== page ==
The Evolution of Search – An Offline and Online Journey


Think about the conversation you might one day have with future generations about the world before the Internet. What was life like before smartphones? How did people look up information? You might even struggle to throw yourself back in time to remember what it was like. It’ll be remembering a time when people wrote more letters rather than text messages, but does this mean that people didn’t search? Our ideas of search are, in our current time, consumed by online search. But a world of encyclopaedias, verbal storytelling and petroglyphs all existed before the Internet, just as the everlasting task of search outweighs them all. The evolution of search is fascinating, and where it could be headed in the future even more so.

To anticipate the future we need to understand the past. While online search is now the current method we use to search for information and answers, it has obviously not always been the case. To talk about the evolution of ‘search’, we need to start at the beginning, in order to try understanding where this ancient task may take us. Search began through the telling of stories. It started with the beginnings of the written language, to the creation of books, then computers, the Internet, and now, connected ‘smart’ devices which we carry around with us, 24 hours a day 7 days a week. The truth is that the act of searching comes in many forms, but today, online search dominates.

While the invention and use of the computer allowed users to store data and information in a way never before experienced, the Internet brought all of this data together so that it could be shared. After all, the Internet was created so that computers could communicate, thus creating a depository of information so that we could easily search for the answers we want and need. Search engines take this notion even further. In its simplest form, search engines are programs which search the Internet for files which match your keyword/s. The earliest search engine was ‘Archie’ (archive without the ‘v’) in 1990, then ‘Excite’ which was started by a group of undergraduates at Stanford University in 1993, to 1994 when ‘Yahoo!’ was originally known as ‘Yahoo! Directory’, and then of course came along Google in 1998.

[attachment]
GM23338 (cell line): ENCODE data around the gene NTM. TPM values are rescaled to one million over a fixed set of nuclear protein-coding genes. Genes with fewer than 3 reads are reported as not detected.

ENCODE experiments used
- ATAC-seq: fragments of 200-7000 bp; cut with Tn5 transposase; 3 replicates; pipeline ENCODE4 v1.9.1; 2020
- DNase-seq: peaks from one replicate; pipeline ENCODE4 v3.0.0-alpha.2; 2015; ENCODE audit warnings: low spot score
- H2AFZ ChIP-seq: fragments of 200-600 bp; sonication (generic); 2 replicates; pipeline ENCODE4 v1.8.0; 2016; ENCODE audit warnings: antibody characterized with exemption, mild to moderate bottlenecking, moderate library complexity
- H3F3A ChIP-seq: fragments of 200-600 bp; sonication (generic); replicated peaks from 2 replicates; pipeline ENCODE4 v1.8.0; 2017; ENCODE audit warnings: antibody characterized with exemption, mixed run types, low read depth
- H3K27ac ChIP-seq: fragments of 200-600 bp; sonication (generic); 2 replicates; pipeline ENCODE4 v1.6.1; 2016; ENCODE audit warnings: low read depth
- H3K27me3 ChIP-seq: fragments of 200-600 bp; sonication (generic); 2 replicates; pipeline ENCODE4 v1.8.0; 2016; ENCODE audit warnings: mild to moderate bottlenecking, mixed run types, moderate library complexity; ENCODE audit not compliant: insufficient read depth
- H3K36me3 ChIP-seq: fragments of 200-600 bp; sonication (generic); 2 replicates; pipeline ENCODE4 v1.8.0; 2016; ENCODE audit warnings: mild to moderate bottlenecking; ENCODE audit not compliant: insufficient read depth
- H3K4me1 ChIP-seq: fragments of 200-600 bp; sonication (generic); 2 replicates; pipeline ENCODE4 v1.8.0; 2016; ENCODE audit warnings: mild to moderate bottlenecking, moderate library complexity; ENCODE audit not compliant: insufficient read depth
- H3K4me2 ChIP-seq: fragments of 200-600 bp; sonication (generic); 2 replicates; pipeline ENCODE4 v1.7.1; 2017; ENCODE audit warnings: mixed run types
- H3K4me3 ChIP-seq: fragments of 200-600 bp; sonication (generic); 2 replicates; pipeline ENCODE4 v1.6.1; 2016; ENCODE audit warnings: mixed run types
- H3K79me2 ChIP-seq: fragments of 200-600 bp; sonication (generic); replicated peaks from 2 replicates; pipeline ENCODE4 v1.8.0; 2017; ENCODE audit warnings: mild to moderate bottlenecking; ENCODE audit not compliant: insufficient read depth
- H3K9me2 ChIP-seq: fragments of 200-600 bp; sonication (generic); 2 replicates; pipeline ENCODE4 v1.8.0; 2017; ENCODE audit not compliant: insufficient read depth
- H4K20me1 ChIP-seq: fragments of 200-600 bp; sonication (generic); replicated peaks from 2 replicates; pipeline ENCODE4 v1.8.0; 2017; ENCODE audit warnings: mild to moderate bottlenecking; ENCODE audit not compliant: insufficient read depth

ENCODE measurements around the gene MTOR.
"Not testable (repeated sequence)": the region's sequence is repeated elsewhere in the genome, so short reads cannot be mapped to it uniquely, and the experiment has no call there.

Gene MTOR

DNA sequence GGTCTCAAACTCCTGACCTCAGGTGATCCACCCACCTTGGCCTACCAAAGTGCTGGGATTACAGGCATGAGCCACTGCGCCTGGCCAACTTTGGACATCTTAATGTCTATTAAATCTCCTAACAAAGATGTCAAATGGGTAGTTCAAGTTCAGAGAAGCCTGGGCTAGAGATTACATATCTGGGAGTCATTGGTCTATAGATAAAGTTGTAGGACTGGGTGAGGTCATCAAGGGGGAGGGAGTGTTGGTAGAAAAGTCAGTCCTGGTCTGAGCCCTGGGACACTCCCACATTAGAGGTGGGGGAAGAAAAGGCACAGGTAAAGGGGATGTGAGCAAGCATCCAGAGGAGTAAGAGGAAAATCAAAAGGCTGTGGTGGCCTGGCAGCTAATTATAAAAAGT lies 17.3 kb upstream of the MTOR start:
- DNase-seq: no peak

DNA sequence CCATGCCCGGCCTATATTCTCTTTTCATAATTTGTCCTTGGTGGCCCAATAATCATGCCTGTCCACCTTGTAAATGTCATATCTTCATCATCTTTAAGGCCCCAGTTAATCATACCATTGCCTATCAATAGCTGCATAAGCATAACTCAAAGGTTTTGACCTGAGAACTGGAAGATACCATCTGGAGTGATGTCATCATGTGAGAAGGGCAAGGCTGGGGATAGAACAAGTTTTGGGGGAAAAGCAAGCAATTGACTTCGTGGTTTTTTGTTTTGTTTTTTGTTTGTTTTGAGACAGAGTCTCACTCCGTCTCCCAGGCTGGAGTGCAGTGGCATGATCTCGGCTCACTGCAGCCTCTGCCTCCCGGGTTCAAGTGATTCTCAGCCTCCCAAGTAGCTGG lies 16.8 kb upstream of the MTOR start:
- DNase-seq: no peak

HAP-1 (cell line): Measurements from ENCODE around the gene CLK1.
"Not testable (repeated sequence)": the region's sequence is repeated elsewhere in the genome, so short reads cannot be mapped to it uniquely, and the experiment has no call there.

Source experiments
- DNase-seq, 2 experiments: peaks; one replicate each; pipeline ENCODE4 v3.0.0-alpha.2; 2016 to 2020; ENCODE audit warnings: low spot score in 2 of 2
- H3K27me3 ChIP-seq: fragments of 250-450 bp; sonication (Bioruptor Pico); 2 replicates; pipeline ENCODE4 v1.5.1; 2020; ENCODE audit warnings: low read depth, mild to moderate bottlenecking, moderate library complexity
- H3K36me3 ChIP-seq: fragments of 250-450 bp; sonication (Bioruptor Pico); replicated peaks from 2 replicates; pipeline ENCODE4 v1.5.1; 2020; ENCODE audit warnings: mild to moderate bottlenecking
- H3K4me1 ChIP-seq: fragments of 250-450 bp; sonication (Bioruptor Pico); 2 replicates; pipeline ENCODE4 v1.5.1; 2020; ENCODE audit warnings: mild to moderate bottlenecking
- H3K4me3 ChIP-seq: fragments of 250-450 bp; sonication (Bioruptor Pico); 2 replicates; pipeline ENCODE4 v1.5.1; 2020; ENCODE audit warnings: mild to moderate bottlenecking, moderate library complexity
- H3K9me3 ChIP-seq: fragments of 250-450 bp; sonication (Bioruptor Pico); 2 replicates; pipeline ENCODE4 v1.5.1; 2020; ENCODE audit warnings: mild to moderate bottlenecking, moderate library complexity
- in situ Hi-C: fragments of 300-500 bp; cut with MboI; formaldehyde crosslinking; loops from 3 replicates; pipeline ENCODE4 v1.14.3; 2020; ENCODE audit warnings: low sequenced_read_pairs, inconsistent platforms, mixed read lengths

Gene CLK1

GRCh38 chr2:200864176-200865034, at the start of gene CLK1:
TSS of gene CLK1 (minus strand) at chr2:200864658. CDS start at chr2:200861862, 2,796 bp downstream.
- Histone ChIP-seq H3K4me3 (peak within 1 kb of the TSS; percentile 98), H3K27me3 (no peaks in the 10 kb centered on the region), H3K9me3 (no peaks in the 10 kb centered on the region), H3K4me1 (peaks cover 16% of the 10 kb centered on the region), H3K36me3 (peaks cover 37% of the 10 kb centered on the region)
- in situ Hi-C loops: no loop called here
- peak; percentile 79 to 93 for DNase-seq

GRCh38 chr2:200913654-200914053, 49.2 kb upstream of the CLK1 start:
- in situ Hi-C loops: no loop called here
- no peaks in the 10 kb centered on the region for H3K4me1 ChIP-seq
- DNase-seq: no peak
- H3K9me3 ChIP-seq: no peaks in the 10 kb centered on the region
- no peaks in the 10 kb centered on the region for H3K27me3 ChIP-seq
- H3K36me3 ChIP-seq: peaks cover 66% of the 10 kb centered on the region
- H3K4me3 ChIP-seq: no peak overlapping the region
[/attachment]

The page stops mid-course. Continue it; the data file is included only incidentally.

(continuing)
Search has evolved in so many ways, and it’s not just ‘search’ itself, it’s search behaviour, search needs, and our expectations of search. We do not search to simply find information. We search for information because we ‘use’ it. We use the information to inform decisions and to help us make choices. Finding the information we want is the intermediate step in the process we take between finding out what we want and/or need, and then acting on it. Our expectations of what we feel search should be able to accomplish for us in turn shapes our behaviour and our search ‘needs’. With our constant connectivity, voice search, wearable technology and integrated products making up what is now known as the Internet of Things; the current search model has come to a fork in the road.